Diagnosis, screening and prevention
Clinical trials have demonstrated challenges in identifying patients at risk of major bleeding, and, therefore clinically relevant TIC. First, there is controversy over the definition of massive transfusion. Early definitions included the military description of 10 units of RBCs in a 24-hour period210. These definitions have matured to focus on shorter intervals207,208, for example, >4 units of RBCs in the first hour211,212,213, on the basis that the median time to death from bleeding is <3 hours6,9,51, and that longer time frames may lead to survivor bias (that is, patients may die of haemorrhage early, before having the opportunity to receive more blood). Second, although several scores have been proposed, the positive predictive value remains low. Consequently, the lack of scoring systems with good predictive performance represents a major challenge in identifying patients who will develop TIC, and consequently in designing clinical studies. For example, in the large CRASH-2 international trial of TXA for traumatic haemorrhage214, which included >20,000 patients, only half of those who were clinically assessed as being at risk of major bleeding received a blood transfusion.
While the rates of patients receiving a massive transfusion requiring trauma team intervention are low (3–17%), massively bleeding patients are at great risk of TIC215,216,217. Identification of TIC within a cohort of massively bleeding patients can be augmented by laboratory testing. The conventional tests include a platelet count, Clauss assay to measure fibrinogen level, PT and aPTT. Major limiting factors with these assays are the time to obtaining results from multiple tests and the inability to identify hyperfibrinolysis. The alternative currently is VHAs, which provide several measurements in a single readout (Fig. 6). These individual VHA measurements correspond to the requirement for a specific blood component better than conventional tests202. Conventional coagulation assays can take up to 40 minutes before actionable data are available, whereas VHAs provide real-time data with results in half the time215, with some newer VHAs providing actionable results in 5 minutes, enabling the identification of patients at risk of massive bleeding167,218. Additionally, a clinical scoring system for assessing TIC, which includes subclassifications for the anatomic location of injury and interventions required for bleeding control, has been proposed219. This scoring system correlates well with laboratory-detected coagulopathy and blood transfusions but requires assessment in the operating room166. The rapid availability of the comprehensive information provided by VHAs has led to the recommendation that VHAs should replace conventional coagulation testing in TIC assessment215, although their additional costs limit their accessibility in under-resourced settings. VHAs use to guide resuscitation in trauma has been associated with reduced mortality in a US-based RCT39. The recent ITACTIC study220, however, found no difference in clinical outcomes between resuscitations guided by VHAs and those guided by conventional coagulation tests. However, the VHA transfusion thresholds were based on the same thresholds as for conventional testing used in the control group, thereby creating a circular logic that resulted in the two groups being treated similarly. The conclusion from the ITACTIC study is that resuscitation based on such VHA thresholds did not offer benefit over conventional test guidance, but the study did not provide evidence for different, outcome-based VHA resuscitation thresholds. Although the evidence in trauma is limited at this time, substantial evidence from elective cardiac and liver transplant surgery studies provides further support for the use of VHAs221.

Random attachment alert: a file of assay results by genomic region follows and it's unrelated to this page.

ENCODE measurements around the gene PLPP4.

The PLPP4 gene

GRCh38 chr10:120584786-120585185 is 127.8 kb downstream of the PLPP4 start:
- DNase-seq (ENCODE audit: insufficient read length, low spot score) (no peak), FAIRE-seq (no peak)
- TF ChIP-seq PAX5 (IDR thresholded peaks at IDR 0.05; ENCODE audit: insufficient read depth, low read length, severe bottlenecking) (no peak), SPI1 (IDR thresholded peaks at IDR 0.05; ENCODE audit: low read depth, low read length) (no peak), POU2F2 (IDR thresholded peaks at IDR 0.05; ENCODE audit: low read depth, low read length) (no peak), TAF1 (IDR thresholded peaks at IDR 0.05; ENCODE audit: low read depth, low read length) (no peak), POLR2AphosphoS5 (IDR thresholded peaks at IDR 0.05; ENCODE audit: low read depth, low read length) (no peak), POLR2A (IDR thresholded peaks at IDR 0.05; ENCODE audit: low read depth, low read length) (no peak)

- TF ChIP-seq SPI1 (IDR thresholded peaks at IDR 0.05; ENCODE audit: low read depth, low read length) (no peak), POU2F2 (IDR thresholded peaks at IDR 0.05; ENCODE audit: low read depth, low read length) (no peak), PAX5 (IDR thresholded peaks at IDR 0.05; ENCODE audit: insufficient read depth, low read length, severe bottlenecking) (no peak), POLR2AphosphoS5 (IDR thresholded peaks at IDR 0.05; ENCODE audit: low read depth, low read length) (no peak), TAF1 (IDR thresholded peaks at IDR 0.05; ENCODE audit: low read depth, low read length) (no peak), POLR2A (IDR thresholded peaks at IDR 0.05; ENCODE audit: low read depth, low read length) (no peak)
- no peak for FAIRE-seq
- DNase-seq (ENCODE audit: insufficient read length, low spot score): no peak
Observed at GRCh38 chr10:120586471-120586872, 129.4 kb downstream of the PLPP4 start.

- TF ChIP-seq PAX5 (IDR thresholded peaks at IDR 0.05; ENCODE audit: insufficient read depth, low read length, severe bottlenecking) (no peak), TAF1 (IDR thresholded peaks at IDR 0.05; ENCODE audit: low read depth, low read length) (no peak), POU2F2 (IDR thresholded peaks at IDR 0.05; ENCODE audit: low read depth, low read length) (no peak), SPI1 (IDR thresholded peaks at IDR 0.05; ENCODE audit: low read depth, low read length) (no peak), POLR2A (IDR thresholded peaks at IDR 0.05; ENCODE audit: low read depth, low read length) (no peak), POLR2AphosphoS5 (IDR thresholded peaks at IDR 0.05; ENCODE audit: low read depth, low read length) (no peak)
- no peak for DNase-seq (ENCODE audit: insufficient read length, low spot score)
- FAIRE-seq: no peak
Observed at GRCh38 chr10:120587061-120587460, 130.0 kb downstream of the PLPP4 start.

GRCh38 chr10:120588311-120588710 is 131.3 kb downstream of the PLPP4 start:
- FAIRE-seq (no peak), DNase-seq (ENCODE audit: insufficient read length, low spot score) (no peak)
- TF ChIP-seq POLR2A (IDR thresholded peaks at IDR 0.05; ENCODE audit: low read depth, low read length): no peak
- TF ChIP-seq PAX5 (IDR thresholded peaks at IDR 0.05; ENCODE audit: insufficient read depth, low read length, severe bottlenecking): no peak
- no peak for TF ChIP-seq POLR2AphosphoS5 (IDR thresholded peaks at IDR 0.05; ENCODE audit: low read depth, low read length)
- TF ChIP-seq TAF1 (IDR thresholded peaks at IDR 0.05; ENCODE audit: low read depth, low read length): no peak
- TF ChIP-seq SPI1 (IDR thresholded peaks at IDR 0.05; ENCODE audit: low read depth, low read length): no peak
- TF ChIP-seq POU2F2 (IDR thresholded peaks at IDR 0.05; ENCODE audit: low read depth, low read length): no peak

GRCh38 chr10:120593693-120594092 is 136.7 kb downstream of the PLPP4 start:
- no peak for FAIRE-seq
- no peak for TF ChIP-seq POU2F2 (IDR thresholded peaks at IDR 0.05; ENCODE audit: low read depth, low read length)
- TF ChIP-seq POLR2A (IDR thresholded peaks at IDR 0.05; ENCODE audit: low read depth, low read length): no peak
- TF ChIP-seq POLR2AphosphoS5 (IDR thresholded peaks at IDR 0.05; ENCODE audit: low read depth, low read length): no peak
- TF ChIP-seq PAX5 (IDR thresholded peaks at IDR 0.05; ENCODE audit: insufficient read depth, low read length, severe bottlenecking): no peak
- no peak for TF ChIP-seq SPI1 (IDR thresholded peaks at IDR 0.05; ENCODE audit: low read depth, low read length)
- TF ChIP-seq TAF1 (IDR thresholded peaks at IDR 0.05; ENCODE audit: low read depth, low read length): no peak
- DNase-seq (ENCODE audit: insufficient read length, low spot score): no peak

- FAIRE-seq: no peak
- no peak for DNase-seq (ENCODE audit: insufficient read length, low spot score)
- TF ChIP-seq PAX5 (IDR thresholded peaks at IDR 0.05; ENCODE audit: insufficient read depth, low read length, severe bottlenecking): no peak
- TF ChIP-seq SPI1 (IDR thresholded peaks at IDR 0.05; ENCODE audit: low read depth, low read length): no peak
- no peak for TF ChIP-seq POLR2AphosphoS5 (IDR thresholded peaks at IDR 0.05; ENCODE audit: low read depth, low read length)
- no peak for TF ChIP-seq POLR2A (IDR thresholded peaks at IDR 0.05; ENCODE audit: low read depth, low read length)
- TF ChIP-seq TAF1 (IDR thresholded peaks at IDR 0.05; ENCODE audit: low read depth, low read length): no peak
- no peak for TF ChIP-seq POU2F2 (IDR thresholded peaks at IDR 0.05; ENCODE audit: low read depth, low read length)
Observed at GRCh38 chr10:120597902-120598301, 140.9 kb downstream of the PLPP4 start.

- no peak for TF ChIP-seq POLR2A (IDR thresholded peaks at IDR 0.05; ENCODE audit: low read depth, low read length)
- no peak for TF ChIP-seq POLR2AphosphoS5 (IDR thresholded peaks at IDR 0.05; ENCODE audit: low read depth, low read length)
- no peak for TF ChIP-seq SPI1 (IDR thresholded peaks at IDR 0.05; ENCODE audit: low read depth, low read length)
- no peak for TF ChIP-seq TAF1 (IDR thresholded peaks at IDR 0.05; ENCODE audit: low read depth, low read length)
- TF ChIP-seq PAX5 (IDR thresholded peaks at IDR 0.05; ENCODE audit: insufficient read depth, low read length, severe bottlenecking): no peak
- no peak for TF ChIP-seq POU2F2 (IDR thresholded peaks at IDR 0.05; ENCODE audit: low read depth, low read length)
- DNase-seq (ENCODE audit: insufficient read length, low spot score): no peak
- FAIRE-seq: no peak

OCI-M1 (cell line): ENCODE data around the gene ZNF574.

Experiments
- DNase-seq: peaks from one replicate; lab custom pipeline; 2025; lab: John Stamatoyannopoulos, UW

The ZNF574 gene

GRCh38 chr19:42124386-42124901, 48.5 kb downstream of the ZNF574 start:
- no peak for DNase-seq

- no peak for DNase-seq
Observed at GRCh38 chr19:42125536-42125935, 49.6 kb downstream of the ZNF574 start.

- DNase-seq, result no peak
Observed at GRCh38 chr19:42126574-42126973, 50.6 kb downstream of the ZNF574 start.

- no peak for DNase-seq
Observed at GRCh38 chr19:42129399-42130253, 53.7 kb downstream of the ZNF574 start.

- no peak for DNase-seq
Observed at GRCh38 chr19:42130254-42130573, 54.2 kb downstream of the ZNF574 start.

TIC has been historically defined by PT or the more commonly used INR, with prolongation detected in one in four severely injured patients requiring the intervention of the trauma team82. Mortality in this cohort can be up to fourfold higher than in similarly injured patients without a prolonged PT, and the need for blood product resuscitation is significantly higher. Thus, prolonged PT, INR or aPTT were proposed as clinical tests to identify TIC. However, several studies have subsequently shown that PT or INR may be abnormal after injury despite normal clotting factor activity levels222,223. Furthermore, the exact definition of TIC based on conventional coagulation assays remains a topic of debate as investigators argue over the PT or INR and aPTT thresholds82. Of note, PT or INR reflect only the contribution of plasma proteins to clot formation, without regard for the central role of platelets. Consequently, VHAs have been adopted for the diagnosis of TIC in many countries224,225,226,227, owing to their assessment of whole-blood clot formation and degradation in real time, although there has been criticism regarding assay reproducibility of older versions of VHA devices228. Viscoelastic evidence of decreased clot strength has repeatedly been associated with massive transfusion and increased mortality in trauma229,230,231, although there is disagreement on specific thresholds defining hyperfibrinolysis. A recent study indicates that cut-off values should not be fixed but combined with clinical signs of injury severity and shock232.